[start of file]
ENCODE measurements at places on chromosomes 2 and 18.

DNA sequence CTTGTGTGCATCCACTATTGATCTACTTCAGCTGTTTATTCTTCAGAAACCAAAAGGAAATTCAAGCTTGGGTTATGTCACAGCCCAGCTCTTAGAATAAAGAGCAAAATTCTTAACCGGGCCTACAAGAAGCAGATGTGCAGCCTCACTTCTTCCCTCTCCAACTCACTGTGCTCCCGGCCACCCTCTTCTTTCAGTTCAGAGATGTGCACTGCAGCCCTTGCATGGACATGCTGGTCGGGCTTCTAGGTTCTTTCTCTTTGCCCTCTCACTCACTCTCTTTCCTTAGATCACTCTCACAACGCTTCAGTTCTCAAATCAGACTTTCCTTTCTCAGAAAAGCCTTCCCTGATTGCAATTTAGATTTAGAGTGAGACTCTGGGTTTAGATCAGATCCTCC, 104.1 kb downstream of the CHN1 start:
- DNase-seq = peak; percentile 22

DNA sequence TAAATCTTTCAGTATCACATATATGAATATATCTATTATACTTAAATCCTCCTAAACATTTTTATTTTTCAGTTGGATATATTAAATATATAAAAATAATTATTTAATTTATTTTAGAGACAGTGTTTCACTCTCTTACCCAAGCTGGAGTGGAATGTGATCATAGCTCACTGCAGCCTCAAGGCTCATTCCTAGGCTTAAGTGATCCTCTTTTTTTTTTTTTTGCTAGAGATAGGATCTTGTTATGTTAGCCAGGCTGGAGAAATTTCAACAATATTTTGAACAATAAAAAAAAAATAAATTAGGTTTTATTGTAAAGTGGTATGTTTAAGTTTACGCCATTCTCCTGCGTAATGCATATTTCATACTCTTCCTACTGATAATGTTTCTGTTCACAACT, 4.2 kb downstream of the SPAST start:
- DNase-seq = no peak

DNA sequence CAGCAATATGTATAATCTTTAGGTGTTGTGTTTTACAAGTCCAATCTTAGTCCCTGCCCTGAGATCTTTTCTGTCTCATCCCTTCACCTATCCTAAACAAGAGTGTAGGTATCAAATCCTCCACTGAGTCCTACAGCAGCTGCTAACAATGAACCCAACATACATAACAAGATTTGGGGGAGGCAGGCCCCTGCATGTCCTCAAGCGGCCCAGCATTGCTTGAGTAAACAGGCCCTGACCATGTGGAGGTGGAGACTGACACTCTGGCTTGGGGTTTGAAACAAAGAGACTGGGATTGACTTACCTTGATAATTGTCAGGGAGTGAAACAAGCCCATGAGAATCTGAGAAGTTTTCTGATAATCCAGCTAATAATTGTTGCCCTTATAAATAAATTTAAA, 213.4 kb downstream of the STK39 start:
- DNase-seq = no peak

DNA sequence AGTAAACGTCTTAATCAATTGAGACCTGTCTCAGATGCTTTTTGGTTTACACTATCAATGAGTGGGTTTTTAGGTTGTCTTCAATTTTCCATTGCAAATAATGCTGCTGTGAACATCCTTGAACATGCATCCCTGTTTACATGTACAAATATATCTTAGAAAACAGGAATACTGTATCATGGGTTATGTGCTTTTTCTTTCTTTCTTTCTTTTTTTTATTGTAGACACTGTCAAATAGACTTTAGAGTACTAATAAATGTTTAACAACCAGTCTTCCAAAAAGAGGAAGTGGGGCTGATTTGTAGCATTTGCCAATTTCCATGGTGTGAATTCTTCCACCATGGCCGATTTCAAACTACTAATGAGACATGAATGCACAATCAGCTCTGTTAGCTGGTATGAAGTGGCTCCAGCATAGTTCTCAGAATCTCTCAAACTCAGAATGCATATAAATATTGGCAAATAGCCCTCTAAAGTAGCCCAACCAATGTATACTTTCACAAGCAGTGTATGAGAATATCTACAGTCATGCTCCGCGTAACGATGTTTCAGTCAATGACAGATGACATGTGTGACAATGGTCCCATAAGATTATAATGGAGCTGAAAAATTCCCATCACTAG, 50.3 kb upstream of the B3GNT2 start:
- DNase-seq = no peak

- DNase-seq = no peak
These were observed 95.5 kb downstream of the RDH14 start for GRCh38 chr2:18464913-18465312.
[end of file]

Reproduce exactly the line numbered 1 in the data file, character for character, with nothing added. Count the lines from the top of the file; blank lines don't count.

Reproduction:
ENCODE measurements at places on chromosomes 2 and 18.